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Thumbs up from me. You've packed a lot into such a compact space and it still looks nice and orderly. Very nice write-up as well. Also I appreciate your avatar, having grown up on public TV myself.
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post #3 of 28 (permalink) Old 04-14-2010, 01:08 PM
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Thats one beautiful tank! You did a great job. Just a suggestion though, and I know it may sound cruel, but kill the hitchhiker pond snail! Those thing are nothing but trouble! Chances are u have eggs or more snails in the tank so you'd do well to start killing them on sight before they reproduce (which they do EXTREMELY quickly) and cover your entire tank. This happened in one my my 10 gallons and it just looked ugly! As for fish suggestions, people on here usually say to give CPD's more room or they'll hide a lot. I'd suggest 2 or 3 Scarlet Badis if you don't mind feeding them frozen bloodworm every day. Also they may eat some of your shrimp fry but they wont touch the adults and most likely some of the fry will escape. They are also great at controlling planaria and aquarium worms. And the best thing is they are between 1/2 and 3/4 of an inch! But if you don't like the hassle of the Scarlet Badis you could also try boraras-brigittae. I'm thinking of getting some myself and many members on the forum have them in smaller tanks. Good luck with stocking!

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post #4 of 28 (permalink) Old 04-14-2010, 04:21 PM
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Wonderful tank. Its only going to get better with time.

I really like pygmy corys, they are really small and they like to school. Also they dont stay on the bottom all the time, they are all over the place!! A real treat!
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post #5 of 28 (permalink) Old 04-14-2010, 05:07 PM
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Very nice tank! I like those huge crypts.

As quezoxx said, Pygmy Cories are well suited for smaller tanks. Male Endler's Livebearers claim to not eat any of their babies, so they would also be somewhat safe in a shrimp tank. Otocinclus also do not eat baby shrimp and eat algae off of the walls.

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post #6 of 28 (permalink) Old 04-14-2010, 05:37 PM Thread Starter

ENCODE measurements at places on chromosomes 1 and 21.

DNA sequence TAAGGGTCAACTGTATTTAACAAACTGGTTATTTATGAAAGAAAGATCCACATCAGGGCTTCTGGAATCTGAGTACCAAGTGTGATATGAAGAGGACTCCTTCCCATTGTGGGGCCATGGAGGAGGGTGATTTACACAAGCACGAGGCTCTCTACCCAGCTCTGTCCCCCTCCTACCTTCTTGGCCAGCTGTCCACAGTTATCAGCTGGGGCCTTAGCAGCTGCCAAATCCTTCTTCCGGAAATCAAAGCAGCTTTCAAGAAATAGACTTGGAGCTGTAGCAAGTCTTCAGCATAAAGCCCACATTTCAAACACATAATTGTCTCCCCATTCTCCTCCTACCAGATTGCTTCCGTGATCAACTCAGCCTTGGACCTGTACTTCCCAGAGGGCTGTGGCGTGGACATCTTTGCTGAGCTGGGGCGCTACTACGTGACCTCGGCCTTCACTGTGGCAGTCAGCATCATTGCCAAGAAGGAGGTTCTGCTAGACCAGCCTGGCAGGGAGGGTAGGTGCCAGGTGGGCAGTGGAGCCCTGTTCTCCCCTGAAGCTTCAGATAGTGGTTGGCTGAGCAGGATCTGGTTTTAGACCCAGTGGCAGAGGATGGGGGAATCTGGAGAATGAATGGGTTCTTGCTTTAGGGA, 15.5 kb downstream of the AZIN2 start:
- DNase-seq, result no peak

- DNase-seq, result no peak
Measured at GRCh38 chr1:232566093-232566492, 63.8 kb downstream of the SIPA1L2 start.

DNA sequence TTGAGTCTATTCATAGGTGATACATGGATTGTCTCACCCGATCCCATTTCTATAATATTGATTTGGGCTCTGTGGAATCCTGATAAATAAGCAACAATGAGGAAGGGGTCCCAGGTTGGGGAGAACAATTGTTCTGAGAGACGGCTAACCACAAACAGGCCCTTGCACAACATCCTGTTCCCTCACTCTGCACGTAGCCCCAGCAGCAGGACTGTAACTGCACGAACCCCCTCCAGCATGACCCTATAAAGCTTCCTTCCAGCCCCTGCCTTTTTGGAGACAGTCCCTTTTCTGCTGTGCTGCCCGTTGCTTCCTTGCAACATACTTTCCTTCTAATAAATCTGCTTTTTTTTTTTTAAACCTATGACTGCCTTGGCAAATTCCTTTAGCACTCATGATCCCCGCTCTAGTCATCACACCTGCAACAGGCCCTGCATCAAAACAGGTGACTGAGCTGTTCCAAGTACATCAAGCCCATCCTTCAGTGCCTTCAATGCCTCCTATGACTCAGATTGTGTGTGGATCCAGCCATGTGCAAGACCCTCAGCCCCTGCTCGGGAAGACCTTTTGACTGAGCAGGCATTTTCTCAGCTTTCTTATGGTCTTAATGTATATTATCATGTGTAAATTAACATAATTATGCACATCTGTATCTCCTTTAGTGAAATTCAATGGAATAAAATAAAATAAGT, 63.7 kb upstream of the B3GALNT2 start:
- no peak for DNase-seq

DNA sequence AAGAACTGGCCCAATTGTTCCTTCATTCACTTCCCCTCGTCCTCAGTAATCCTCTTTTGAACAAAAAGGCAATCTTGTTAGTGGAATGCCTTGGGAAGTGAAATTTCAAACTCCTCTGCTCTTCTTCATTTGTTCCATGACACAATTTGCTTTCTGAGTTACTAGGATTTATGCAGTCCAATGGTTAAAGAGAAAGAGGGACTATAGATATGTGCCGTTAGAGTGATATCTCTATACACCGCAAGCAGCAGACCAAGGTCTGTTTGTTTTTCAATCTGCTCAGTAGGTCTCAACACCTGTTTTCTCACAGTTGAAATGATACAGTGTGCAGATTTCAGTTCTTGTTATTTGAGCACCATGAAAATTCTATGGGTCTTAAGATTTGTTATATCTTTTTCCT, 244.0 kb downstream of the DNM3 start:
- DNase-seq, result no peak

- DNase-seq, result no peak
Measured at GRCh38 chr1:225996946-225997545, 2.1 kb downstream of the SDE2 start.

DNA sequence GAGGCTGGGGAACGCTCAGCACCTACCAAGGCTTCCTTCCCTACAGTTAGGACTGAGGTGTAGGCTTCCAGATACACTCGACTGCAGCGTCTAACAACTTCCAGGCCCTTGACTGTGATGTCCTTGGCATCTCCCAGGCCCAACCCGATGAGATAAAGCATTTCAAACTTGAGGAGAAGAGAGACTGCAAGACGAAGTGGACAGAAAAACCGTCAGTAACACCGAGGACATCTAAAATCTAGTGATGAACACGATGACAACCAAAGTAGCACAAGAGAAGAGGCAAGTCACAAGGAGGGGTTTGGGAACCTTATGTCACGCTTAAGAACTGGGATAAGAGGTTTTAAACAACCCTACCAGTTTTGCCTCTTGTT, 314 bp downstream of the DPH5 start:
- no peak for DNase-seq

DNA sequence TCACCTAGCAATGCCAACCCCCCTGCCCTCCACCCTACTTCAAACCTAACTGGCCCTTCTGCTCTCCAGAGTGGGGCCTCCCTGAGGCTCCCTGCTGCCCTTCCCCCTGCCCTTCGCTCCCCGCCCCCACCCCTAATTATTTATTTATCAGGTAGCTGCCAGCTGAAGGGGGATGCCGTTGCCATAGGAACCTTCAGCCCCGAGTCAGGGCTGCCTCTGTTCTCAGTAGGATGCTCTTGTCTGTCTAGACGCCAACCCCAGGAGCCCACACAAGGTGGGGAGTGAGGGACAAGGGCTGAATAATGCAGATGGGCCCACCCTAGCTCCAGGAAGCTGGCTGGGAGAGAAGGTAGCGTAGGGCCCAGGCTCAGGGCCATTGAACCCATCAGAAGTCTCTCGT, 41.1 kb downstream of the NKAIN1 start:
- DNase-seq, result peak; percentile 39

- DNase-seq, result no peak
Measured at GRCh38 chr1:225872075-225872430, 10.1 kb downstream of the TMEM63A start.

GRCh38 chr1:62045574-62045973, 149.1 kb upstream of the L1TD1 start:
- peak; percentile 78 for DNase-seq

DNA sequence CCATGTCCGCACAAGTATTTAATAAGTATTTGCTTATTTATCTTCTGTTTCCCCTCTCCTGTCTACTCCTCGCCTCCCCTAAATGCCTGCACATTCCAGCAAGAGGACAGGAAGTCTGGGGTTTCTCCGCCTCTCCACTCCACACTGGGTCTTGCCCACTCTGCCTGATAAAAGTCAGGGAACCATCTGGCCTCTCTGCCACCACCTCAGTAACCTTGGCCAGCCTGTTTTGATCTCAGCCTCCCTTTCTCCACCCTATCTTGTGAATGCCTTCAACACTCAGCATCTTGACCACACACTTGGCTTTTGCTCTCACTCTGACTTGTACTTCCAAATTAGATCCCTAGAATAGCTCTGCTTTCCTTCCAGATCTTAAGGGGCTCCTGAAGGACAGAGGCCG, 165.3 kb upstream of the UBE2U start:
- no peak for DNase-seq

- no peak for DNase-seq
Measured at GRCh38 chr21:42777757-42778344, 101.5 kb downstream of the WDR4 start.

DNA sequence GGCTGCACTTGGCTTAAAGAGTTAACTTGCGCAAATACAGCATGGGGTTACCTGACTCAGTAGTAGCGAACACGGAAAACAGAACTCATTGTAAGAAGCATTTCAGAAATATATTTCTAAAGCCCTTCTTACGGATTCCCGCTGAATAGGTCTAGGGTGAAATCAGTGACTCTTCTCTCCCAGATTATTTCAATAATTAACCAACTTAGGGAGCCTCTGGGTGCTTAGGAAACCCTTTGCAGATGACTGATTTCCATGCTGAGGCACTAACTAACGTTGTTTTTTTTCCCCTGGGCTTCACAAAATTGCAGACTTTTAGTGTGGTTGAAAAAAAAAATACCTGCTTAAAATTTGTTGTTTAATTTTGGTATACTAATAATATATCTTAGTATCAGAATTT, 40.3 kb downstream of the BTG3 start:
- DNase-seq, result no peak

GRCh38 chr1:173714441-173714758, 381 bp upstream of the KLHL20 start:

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Thanks! I know the crypts are oversized, but I kind of like them, too. When I was a kid a friend of mine had a 29 planted with only crypts. They were so dense that they divided the tank into two zones -- over the crypts and under them. I loved peering into the shadows under the crypts to see what fish were lurking there. I think this is my subconscious attempt to recreate that feeling. I must be having some sort of mid-life crisis.

I haven't been able to keep oto's alive in the tank yet. Funny, because I used to keep them, but they seem so much more fragile now. I use drip acclimation and the water chemistry seems fine, but I think the real problem is that I selected poor stock at the store because I was so anxious to get a non-snail algae eater in there.

The pygmy corys seem like a great suggestion. I'll see if I can source them locally.

Last edited by King Friday; 04-16-2010 at 12:26 AM. Reason: Typos!
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post #7 of 28 (permalink) Old 04-15-2010, 08:30 PM Thread Starter
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Oh my. I had to move Mr./Ms. Pond Snail out today after I found six egg clutches. I took out all I could find, but of course I missed at least some of them, right? Looks like I'll be up to my ears in pond snails pretty soon. *sigh*

Of course, my wife has named him/her, and now wants to set up a little bowl to house his/her progeny. Guess who gets to do that? *double sigh*
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post #8 of 28 (permalink) Old 04-16-2010, 12:03 AM
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Quote:
Originally Posted by King Friday View Post
Oh my. I had to move Mr./Ms. Pond Snail out today after I found six egg clutches. I took out all I could find, but of course I missed at least some of them, right? Looks like I'll be up to my ears in pond snails pretty soon. *sigh*

Of course, my wife has named him/her, and now wants to set up a little bowl to house his/her progeny. Guess who gets to do that? *double sigh*

Gotta love it. Its nice that she takes a slight interest in your hobby though.

Very nice looking tank btw. Quite the comeback after 20 or so years

10G - Low Tech Planted [ Chocolate Neos, MTS, Tracked Nerite / Anubias Nana, Windelov Java Fern, Water Wisteria, Dwarf Sag ]
29G - Non Planted Native Tank [ Creek Chub, Yellowfin Shiners, MTS / Water Wisteria ]
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post #9 of 28 (permalink) Old 04-16-2010, 12:40 AM Thread Starter